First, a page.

The Columbia River Basin once held salmon runs of chinook, coho, sockeye, steelhead and chum. According to the experts, almost 13,000 miles of streams and rivers were habitat for these spawning fish; waterways fluctuated with 10 to 16 million salmon a year. However, over the last century, salmon accessibility to the region has drastically been reduced. Since salmon have been extirpated from the Columbia Headwaters region. To add to this, since the arrival of European settlers to the region, the construction of railways and highways have resulted in many spawning streams being blocked from fish passage.
In November of 2018, Farmland Advantage and representatives of the Shuswap Indian Band and the Ktunaxa Nation (Akisqnuk) met to discuss how farmers and First Nations could collaborate on restoration projects. The goal of this partnership is to restore the region’s creeks and rivers to help recover endangered fish species and prepare for the return of salmon. As they wind their way from mountaintop to the Columbia River valley bottom, many of these ecologically important waterways pass through farmland as well as other lands managed by First Nations.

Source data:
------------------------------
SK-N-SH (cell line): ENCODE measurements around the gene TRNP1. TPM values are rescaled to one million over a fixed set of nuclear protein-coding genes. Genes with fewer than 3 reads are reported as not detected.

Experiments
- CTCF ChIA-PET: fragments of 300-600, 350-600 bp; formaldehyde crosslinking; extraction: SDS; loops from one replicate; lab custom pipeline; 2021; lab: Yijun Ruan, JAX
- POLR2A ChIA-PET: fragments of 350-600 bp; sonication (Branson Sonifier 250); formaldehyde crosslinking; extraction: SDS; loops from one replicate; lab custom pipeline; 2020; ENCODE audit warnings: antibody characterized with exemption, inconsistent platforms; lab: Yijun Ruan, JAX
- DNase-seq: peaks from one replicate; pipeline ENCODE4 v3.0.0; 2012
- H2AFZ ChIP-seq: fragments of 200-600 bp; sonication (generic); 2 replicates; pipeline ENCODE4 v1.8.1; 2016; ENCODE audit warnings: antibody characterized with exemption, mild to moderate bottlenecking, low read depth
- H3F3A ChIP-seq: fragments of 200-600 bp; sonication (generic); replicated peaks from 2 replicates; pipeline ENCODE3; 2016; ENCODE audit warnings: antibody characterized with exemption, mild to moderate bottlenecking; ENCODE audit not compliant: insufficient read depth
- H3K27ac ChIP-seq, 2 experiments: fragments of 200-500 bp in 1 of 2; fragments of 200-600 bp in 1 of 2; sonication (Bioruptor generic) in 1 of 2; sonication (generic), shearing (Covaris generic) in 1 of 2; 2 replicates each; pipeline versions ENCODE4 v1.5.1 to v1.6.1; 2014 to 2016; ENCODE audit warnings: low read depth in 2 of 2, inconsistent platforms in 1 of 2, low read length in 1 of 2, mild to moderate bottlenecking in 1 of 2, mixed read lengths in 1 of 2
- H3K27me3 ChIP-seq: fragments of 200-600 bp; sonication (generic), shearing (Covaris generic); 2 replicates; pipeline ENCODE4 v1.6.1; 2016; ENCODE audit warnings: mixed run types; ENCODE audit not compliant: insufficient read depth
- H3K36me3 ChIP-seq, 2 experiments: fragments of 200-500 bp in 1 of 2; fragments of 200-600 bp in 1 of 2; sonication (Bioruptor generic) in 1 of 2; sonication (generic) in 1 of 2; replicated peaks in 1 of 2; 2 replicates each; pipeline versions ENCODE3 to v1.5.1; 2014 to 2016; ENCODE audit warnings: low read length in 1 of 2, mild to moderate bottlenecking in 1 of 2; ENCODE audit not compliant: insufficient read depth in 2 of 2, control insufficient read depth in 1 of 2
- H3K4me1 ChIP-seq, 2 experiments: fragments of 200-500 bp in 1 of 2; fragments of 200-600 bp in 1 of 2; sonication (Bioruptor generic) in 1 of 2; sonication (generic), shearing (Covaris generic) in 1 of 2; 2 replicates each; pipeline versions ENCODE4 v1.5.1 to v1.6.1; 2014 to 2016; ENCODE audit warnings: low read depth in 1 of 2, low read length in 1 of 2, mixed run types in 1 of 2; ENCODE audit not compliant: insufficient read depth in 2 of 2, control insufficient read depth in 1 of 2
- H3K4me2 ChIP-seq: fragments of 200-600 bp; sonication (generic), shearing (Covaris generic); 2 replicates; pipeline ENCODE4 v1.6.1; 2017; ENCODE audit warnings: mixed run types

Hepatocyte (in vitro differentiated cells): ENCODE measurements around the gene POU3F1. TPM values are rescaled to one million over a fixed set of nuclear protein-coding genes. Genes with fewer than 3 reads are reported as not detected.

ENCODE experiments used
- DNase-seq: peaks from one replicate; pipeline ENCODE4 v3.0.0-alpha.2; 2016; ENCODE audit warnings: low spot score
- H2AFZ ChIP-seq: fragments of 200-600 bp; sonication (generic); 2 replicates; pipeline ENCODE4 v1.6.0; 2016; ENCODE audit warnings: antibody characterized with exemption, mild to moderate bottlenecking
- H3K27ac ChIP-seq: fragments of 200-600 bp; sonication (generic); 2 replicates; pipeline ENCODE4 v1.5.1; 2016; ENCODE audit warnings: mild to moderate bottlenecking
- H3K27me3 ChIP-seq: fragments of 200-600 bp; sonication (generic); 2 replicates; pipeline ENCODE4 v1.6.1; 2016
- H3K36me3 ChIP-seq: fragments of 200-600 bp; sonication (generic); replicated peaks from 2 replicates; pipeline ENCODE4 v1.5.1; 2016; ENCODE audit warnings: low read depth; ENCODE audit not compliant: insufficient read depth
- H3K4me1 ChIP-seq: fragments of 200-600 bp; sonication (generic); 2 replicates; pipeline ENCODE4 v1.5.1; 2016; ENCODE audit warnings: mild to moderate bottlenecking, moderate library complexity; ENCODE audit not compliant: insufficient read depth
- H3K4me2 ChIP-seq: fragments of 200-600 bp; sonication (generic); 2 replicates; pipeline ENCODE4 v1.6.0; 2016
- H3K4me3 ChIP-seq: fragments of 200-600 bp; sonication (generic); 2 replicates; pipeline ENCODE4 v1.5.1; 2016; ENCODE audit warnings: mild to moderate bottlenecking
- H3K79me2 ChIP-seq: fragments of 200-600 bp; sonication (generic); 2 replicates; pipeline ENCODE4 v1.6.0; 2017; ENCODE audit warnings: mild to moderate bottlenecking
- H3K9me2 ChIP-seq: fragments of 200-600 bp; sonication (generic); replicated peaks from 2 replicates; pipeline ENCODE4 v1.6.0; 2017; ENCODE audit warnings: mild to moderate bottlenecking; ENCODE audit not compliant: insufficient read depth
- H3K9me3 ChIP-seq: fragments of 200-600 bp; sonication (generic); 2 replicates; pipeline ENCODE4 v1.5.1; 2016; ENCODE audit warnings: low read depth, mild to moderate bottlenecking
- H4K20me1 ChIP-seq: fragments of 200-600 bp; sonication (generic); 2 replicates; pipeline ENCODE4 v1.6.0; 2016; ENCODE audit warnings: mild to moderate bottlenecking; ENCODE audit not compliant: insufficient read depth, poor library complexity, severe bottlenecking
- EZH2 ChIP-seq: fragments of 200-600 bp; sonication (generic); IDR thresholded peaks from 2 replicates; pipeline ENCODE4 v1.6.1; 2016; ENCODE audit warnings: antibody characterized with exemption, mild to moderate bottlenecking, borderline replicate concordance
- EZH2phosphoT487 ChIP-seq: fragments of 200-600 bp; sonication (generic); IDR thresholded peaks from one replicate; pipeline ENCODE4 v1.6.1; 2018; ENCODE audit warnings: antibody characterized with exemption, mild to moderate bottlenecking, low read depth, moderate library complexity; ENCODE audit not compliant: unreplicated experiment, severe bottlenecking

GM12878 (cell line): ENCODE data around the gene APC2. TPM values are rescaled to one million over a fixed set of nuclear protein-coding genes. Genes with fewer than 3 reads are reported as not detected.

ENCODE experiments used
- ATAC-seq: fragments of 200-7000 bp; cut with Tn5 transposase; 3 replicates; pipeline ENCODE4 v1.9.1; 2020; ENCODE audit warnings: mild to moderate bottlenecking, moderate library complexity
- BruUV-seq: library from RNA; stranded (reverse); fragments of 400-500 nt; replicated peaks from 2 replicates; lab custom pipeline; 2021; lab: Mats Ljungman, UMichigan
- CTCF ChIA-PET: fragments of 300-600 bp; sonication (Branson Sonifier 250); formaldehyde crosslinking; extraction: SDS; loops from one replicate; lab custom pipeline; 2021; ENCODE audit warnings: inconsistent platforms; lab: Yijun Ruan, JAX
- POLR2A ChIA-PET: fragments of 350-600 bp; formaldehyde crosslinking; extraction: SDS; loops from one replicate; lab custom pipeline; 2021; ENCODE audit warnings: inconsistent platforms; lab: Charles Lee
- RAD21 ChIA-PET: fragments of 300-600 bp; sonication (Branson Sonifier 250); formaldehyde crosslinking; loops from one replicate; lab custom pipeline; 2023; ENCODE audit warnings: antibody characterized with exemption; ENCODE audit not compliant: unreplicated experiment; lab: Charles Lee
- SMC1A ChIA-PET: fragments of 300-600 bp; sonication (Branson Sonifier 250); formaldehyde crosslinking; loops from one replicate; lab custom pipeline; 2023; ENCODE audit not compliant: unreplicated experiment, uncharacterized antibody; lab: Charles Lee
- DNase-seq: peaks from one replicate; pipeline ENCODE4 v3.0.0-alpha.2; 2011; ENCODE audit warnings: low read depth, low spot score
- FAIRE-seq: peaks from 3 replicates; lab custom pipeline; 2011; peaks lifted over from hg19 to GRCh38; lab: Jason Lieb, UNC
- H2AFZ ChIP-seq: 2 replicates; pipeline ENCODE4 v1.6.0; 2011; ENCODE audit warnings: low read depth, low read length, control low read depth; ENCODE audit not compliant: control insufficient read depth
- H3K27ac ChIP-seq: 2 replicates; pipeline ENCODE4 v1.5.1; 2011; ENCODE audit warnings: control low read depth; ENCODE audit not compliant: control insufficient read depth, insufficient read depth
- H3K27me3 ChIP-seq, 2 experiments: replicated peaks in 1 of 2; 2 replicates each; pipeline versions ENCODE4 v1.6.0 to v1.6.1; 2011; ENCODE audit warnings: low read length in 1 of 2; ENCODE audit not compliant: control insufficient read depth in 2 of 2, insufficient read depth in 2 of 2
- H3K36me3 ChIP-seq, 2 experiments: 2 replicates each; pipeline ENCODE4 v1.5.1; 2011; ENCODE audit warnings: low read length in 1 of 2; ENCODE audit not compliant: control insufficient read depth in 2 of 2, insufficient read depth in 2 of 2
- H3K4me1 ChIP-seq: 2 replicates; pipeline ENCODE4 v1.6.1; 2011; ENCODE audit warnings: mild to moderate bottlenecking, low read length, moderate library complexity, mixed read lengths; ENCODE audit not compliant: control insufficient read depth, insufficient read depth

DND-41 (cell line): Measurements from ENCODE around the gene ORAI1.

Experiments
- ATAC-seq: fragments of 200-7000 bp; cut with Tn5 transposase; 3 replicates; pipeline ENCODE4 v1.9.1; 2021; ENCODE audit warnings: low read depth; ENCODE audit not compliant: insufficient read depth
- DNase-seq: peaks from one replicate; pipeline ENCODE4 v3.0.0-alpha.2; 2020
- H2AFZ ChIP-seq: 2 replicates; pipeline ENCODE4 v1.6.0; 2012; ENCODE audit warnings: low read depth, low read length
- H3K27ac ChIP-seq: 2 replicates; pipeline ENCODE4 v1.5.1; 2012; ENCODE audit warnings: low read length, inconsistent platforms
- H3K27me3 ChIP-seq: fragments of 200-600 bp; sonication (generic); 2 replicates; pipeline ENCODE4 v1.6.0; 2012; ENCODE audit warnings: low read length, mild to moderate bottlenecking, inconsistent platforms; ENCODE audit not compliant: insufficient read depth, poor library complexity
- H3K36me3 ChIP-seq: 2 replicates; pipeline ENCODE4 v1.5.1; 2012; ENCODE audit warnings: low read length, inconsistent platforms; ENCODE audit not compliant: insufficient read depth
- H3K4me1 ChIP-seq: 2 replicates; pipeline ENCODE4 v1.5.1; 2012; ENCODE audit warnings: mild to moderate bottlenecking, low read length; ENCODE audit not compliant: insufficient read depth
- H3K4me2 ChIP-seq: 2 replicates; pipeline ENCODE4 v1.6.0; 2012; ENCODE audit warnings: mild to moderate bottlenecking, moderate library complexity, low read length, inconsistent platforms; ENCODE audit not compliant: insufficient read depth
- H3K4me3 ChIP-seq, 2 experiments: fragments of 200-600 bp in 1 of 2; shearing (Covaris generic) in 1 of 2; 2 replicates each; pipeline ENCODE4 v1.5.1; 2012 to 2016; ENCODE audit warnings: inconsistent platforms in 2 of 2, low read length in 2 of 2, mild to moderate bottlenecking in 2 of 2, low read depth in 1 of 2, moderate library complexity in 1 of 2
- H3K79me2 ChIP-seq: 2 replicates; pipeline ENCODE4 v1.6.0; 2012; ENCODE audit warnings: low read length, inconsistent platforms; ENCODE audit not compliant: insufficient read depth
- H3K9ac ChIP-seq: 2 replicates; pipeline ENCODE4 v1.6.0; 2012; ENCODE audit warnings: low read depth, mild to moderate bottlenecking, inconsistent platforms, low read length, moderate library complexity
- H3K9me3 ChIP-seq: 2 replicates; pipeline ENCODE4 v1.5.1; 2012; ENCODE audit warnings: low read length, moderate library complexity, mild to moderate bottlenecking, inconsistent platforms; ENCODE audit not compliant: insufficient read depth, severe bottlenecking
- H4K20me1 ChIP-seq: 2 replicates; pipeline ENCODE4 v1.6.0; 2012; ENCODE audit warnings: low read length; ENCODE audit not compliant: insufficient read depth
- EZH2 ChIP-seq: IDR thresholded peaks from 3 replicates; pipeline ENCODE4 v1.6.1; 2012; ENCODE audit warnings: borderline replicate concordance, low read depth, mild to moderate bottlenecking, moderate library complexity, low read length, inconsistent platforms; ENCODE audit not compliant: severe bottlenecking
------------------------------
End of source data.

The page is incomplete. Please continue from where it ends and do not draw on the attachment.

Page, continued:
Farmland Advantage is proud to support a project in partnership with the region’s First Nations communities. By participating in this project, Farmland Advantage, the Ktunaxa Nation (Akisqnuk) and the Shuswap Indian Band are working towards the realization of a dream: creating healthy ecosystems for the return of salmon to the Columbia Valley.